M is for Montessori

M is one of my favorite letters … it includes both mom and Montessori. Two of my most meaningful and important roles in life have come from becoming a mom and making Montessori education a huge part of my life! I’ve created a word art freebie for “M is for Montessori.” To download the “M is for Montessori” word art (without watermark), click here, then right click on the image and choose “Save Picture As . . .”

M is for Maria Montessori

Maria MontessoriM is for Maria Montessori (1870-1952), the first female physician in Italy, who founded a system of education based on observation of and respect for the child.

Dr. Montessori started the first Montessori school in a housing project in Rome in 1907, calling it “Casa dei Bambini” or Children’s House. Today, Montessori schools can be found throughout the world. There are both public and private Montessori schools. While Montessori preschools are most common, Montessori schools can go through high school.

“Nurturing the Love of Learning: Montessori Education for the Early Childhood Years”
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M is for Montessori Principles

Preschoolers enjoy using child-size utensils to help with baking and other food preparation.

Preschoolers enjoy using child-size utensils to help with baking and other food preparation.

The most important principle you’ll hear from Montessori philosophy is one that you can use throughout your child’s life: follow the child. “Help me to do it by myself” is another of the most commonly heard– and important – principles from Montessori education.

Many Montessori principles can be applied to any preschool situation, whether it’s at home or in a school. Parents can create a Montessori-friendly home if their child attends a Montessori school, any other type of school, or is homeschooled.

Some Montessori principles that can be applied anywhere:

  • Follow the child.
  • Respect and encourage the child.
  • Give freedom of movement (as long as children aren’t in danger or misusing that freedom).
  • Encourage independence and decision-making.
  • Provide as many opportunities for hands-on learning as possible.
  • Emphasize practical life (daily living) and sensorial activities during the preschool years.
  • Prepare and maintain an orderly and attractive environment.
  • Provide child-size materials and real child-size tools. Low shelves with materials on trays and child-size tables and chairs are important features of Montessori early-childhood education.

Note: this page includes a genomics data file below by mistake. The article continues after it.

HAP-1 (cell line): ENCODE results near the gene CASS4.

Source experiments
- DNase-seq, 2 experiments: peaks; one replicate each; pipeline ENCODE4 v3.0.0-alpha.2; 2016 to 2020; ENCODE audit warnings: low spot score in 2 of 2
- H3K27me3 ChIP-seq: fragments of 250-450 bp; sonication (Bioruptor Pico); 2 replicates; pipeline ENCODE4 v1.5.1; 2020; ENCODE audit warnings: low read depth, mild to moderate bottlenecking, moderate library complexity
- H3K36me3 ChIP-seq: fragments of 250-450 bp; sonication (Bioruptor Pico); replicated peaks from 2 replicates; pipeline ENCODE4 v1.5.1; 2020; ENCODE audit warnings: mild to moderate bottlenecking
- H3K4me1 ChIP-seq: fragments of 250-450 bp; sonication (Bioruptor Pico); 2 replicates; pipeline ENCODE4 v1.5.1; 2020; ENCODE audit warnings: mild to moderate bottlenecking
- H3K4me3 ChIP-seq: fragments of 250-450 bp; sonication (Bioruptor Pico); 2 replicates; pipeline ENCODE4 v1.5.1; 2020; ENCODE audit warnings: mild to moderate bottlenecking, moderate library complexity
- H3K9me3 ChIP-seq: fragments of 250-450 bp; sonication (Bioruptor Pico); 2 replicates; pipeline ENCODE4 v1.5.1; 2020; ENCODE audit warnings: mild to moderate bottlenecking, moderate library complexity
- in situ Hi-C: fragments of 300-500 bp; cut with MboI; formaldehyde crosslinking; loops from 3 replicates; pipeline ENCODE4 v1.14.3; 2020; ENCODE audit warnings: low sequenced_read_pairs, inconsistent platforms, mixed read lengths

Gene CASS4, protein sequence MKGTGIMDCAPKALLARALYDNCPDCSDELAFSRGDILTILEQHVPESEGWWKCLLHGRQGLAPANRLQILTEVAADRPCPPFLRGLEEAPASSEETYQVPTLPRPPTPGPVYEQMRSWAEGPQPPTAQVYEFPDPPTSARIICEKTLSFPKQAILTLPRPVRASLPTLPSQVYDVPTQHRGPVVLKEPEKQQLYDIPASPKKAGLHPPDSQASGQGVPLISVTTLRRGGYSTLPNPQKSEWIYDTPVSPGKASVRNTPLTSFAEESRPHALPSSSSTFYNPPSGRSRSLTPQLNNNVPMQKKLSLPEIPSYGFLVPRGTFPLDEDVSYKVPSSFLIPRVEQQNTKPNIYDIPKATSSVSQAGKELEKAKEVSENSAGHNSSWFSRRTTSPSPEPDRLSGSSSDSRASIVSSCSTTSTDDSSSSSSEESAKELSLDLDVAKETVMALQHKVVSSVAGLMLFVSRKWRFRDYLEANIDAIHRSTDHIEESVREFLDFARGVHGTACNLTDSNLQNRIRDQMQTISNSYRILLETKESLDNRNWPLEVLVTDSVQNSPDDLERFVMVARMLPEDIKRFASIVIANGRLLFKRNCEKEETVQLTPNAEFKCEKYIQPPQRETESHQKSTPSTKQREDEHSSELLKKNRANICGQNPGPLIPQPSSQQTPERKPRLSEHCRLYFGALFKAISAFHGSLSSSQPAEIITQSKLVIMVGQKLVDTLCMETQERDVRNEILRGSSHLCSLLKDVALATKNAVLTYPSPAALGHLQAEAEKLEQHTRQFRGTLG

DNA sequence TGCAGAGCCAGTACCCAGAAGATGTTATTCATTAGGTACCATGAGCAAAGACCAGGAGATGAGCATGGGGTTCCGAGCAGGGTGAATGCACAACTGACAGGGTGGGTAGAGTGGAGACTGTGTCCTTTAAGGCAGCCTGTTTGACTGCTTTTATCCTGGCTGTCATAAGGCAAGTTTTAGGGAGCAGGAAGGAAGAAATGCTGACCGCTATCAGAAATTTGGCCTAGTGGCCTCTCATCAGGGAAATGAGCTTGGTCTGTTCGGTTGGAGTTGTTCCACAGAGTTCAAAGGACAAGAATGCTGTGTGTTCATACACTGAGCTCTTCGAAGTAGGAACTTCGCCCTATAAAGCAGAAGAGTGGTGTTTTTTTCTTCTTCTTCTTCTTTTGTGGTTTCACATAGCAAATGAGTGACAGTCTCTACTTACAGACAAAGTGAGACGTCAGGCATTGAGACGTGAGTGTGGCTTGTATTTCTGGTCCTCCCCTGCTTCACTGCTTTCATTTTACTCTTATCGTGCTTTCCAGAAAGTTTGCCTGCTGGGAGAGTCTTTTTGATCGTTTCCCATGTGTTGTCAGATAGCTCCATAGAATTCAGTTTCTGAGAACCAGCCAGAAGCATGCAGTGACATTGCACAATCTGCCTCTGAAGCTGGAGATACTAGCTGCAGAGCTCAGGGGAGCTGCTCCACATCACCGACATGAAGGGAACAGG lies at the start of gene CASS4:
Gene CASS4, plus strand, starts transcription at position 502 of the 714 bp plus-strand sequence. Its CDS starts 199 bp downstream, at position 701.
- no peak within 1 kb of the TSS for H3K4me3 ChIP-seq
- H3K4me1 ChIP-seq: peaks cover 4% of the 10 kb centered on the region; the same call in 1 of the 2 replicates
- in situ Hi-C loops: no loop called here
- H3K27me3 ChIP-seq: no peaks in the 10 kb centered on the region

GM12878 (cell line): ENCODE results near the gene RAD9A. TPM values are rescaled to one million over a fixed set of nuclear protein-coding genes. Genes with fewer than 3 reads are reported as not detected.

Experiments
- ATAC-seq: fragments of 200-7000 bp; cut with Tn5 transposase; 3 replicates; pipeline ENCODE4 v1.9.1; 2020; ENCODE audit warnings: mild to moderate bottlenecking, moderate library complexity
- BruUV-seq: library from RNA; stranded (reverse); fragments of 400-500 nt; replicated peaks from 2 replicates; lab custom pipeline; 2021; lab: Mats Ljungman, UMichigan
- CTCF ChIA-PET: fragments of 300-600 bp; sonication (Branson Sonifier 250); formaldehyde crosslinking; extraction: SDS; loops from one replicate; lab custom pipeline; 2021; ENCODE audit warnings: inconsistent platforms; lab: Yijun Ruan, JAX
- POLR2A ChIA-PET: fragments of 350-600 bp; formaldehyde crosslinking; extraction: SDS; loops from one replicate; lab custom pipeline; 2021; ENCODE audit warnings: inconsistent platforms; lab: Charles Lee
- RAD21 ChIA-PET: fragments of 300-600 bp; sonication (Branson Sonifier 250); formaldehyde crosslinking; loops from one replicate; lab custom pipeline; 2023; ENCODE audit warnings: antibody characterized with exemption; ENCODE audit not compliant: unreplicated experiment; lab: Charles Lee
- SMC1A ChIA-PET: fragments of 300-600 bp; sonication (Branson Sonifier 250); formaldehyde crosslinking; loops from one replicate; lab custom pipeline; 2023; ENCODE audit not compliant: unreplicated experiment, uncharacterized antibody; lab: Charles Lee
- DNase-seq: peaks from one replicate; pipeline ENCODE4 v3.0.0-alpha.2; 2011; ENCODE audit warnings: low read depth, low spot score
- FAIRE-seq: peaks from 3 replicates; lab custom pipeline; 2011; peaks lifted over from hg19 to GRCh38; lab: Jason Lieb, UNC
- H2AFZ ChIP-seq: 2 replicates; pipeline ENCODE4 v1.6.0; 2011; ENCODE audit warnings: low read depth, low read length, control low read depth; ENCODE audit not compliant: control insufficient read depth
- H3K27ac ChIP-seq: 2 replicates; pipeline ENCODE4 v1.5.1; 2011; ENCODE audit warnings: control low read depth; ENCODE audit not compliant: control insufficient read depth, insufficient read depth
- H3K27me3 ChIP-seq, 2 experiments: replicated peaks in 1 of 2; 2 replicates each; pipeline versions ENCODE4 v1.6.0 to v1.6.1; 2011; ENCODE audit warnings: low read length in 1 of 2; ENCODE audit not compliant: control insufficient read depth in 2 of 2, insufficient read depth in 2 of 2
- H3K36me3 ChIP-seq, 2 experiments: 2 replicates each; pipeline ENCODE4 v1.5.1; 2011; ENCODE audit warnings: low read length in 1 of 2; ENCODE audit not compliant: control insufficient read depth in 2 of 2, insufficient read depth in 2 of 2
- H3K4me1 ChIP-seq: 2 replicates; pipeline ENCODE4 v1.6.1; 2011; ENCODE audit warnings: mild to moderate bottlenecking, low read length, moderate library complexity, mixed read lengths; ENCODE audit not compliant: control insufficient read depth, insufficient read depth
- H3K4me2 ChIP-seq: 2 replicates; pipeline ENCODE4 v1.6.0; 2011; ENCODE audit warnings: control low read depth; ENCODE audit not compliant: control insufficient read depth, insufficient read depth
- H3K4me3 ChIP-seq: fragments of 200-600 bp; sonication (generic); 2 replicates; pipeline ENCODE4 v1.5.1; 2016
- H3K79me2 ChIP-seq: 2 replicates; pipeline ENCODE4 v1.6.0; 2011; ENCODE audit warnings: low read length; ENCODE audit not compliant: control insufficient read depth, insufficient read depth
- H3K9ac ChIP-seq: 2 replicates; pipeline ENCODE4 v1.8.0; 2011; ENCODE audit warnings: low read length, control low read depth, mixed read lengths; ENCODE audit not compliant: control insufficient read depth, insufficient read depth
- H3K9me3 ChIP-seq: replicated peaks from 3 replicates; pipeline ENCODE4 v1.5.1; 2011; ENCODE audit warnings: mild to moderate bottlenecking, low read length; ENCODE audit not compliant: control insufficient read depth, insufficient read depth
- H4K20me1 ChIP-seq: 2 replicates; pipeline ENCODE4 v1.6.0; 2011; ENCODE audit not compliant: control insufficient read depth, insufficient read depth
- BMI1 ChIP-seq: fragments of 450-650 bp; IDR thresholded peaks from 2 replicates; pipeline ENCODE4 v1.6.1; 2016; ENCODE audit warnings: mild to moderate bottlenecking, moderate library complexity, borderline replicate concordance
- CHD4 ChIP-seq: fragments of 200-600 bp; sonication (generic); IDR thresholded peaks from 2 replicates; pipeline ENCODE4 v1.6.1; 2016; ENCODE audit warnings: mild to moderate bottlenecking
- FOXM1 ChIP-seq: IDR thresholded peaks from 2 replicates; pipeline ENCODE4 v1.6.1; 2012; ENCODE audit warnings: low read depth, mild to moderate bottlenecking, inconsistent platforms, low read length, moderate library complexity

• Don’t interrupt a child’s work cycle. Allow children to choose their activities and work uninterrupted to develop an ever-increasing ability to concentrate.
  • Demonstrate how to do activities.
  • Isolate the difficulty in an activity whenever possible. For example, when introducing colors, have materials that vary in color but not shape or size.

How Can Montessori Fit into Your Family?

Top 10 Montessori Principles for Natural Learning

UPDATE: How to Start Using Montessori at Home

ABCs of Montessori

M is for Montessori Method of Education

Montessori education works well in homeschools, too.

Montessori education works well in homeschools, too.

Montessori as a method of education can be used in homeschools as well as Montessori schools, and elements can be used in other school environments.

How to Set Up a Montessori Preschool Classroom at Home

Montessori Curriculum:

Montessori Practical Life Activities

Montessori Sensorial Activities

Montessori Language Activities

Montessori Math Activities

Montessori Cultural Activities

Montessori Techniques:

Inexpensive version of Montessori sandpaper letters that can be used to teach phonetic sounds in any preschool environment.

Inexpensive version of Montessori sandpaper letters that can be used to teach phonetic sounds in any preschool environment.

How to Help Your Preschooler Help Himself

Why is Analysis of Movement Important in Montessori Education?

How to Teach Your Preschooler Manners Using Montessori Principles

How to Teach Concepts and Vocabulary to Your Preschooler Using the Three-Period Lesson

In What Order Should You Introduce Letters to Your Preschooler?

Anyone who has young children or works with young children can relate to Maria Montessori’s words:

“The most important period of life is not the age of university studies, but the first one, the period from birth to the age six; for that is the time when man’s intelligence itself, his greatest implement, is being formed. . . . Adults work to finish a task, but the child works in order to grow, and is working to create the adult, the person that is to be.”

See my Montessori Resources Page for many more Montessori posts and links.

Photo Credits:

Cylinder Block image for word art by Hificonic imagery.

Maria Montessori photo from Wikimedia Commons.

Montessori Monday – Table Setting
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